The financial players include government “payers” like Medicare and Medicaid. These organizations have a vested interest in the potential for waste or fraud, requiring transparency and the “appropriateness of vendor activities and payments.” In support of this contention, Harper points to the potential liability providers face from the Department of Health and Human Services Office of Inspector General (HHS/OIG). The government agency has rules that prohibit hospitals from making payments to “anyone who employs or contracts with an excluded party.” With substantial monetary penalties, hospitals have to track these excluded parties from a list that can change monthly.
The article also points out problems that can occur in the supply chain if a vendor has to declare bankruptcy. Some might find a cynical irony in the view, but the problem can exist if the provider only checks the vendor’s credit at the time a contract is signed.
The article compares risk management as it is practiced in the financial services industry and in health care. Indeed a comparison can be drawn. Financial services companies practice risk management internally to protect themselves from litigation and damage to their brand. They also practice risk management, in concert with regulatory agencies, to protect the investing public.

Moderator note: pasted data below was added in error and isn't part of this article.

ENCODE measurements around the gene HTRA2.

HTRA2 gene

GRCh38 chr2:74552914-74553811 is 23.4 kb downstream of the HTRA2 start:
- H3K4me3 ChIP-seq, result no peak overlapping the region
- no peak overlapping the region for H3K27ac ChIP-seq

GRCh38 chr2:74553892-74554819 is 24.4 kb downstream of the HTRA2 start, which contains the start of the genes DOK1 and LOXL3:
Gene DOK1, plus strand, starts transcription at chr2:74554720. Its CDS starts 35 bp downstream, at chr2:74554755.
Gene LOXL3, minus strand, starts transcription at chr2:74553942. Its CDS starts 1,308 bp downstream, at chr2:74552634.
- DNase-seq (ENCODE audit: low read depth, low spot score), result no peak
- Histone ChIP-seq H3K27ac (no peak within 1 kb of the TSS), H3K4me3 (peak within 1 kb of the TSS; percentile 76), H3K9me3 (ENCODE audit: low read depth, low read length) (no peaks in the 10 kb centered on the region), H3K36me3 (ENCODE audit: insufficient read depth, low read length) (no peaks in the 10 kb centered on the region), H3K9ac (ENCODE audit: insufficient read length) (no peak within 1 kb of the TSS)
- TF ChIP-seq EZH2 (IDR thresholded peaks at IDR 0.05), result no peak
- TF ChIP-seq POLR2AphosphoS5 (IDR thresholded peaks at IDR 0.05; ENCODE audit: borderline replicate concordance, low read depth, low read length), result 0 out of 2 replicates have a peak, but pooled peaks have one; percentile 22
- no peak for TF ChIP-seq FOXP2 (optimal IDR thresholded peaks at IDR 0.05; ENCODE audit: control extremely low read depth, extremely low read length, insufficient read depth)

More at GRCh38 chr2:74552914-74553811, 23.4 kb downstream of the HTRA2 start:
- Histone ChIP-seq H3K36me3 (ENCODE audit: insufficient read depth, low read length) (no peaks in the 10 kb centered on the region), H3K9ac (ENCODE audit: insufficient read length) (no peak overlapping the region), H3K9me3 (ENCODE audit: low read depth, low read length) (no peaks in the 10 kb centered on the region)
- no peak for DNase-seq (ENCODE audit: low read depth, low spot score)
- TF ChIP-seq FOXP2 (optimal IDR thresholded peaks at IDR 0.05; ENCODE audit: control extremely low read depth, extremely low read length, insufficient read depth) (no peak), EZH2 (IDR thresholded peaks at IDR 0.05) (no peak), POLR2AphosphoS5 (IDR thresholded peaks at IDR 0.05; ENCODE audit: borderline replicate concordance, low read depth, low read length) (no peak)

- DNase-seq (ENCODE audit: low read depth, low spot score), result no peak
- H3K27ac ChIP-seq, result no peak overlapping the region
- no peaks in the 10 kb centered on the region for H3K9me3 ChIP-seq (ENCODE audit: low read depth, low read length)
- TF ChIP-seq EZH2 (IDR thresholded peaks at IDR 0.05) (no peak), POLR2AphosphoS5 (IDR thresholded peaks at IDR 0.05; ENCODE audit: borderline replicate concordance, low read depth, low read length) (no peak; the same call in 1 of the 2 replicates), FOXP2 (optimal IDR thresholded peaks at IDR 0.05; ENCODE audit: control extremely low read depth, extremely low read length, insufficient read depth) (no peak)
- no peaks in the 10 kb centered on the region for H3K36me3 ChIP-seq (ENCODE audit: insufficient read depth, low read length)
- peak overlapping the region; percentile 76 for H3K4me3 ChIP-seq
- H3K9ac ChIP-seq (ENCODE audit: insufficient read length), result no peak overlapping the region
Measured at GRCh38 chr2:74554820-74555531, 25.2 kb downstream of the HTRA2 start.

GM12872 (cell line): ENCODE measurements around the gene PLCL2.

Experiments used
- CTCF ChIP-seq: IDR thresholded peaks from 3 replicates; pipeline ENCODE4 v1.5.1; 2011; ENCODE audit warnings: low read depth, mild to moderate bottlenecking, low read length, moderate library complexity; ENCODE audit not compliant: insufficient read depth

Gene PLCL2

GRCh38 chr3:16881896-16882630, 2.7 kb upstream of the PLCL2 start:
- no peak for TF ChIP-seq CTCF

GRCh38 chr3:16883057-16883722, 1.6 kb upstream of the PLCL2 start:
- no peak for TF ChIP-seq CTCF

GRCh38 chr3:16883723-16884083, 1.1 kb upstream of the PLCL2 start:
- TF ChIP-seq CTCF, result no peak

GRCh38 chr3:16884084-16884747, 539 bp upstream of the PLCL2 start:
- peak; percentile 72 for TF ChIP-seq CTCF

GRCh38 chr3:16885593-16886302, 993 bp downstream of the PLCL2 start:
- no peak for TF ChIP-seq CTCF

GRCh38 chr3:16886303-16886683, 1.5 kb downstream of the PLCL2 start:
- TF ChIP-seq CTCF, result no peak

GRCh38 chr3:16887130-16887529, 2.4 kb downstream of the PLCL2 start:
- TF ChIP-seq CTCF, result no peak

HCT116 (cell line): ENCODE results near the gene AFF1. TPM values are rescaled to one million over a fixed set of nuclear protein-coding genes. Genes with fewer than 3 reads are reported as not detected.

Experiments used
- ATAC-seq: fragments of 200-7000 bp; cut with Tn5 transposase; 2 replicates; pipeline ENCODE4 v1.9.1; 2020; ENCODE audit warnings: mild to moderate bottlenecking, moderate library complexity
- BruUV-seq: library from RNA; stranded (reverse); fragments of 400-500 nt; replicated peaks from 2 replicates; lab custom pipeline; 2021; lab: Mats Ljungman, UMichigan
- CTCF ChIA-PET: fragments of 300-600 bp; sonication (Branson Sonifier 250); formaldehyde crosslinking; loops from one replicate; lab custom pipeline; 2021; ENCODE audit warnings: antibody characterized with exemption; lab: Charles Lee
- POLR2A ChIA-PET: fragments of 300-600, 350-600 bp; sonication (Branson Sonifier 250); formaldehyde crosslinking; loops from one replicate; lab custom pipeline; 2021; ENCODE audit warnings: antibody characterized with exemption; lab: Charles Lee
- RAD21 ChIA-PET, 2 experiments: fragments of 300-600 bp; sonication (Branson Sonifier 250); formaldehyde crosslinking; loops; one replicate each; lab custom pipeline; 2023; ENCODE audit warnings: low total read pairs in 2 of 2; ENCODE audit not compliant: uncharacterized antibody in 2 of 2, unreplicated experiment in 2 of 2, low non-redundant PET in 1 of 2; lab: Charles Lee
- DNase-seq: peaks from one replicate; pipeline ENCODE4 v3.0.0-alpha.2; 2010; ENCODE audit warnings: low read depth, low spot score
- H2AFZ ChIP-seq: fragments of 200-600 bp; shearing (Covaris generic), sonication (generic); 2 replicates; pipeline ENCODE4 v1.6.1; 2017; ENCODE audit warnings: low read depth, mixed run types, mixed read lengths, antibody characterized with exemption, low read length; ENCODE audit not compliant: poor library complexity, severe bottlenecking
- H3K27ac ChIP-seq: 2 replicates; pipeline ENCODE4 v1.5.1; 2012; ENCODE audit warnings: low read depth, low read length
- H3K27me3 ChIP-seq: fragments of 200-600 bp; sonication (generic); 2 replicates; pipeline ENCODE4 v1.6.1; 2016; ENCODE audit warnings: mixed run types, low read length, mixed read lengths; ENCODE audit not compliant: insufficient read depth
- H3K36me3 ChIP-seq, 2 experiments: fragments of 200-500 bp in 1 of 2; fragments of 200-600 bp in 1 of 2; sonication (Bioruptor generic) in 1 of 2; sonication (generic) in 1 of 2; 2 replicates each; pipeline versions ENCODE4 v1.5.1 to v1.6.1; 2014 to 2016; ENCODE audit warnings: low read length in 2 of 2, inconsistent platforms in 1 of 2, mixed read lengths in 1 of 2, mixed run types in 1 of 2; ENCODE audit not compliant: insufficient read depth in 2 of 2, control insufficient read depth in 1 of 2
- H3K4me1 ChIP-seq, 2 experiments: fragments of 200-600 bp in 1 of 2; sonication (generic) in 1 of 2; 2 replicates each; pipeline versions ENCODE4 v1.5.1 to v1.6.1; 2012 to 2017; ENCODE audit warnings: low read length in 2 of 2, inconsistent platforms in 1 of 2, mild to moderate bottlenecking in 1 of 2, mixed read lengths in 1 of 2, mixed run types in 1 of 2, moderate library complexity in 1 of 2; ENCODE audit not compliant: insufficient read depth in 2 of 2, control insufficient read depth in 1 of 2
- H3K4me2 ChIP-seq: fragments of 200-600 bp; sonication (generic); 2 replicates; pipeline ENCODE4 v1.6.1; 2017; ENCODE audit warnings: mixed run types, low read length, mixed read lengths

In October of 2010, one credentialing firm, VeriREP formed a Vendor Credentialing Task Force to bring the three players in the discussion together in a kind of summit. In the end, they determined that there was agreement in a few areas. Attendees agreed that third-party credentialing was necessary, that some information is imperative and that industry-wide standardization is needed. Meredith Young, Executive Director of HISCI, says the task force will meet every other month this year and that the next summit is tentatively planned for this summer.
The Joint Commission does not take a position on vendor credentialing but does have standards that relate to patient care. Their website refers visitors to the AdvaMed (Advanced Medical Technology Association) website for more details.
Some parallels can be drawn between the client of a financial service organization and a patient in a hospital. The client of a national brokerage firm or credit union trusts the institution to protect their interests and provide them with competent advice. A patient in a hospital does not go there thinking that their health will be further compromised or that their personal health information will fall into the wrong hands. Regulatory agencies and government agencies protect both patients and investors in the public interest. They do this through the enforcement of laws such as HIPAA, which addresses the security of private health data, or the Securities Act of 1933, the first major federal legislation to regulate the sale of securities, passed after the stock market crash of 1929.
Though both vendors and hospitals agree that patient safety is a top priority, the debate over vendor credentialing will not end soon. Smaller vendors will continue to see the credentialing firms as an impediment to doing business, especially as more companies are entering the vendor-credentialing arena and the industry grows. This type of service is unlikely to fade away, however, as hospitals generally welcome their offerings in favor of reduced liability and regulatory compliance. For the independent service organizations, the costs will continue to be a burden.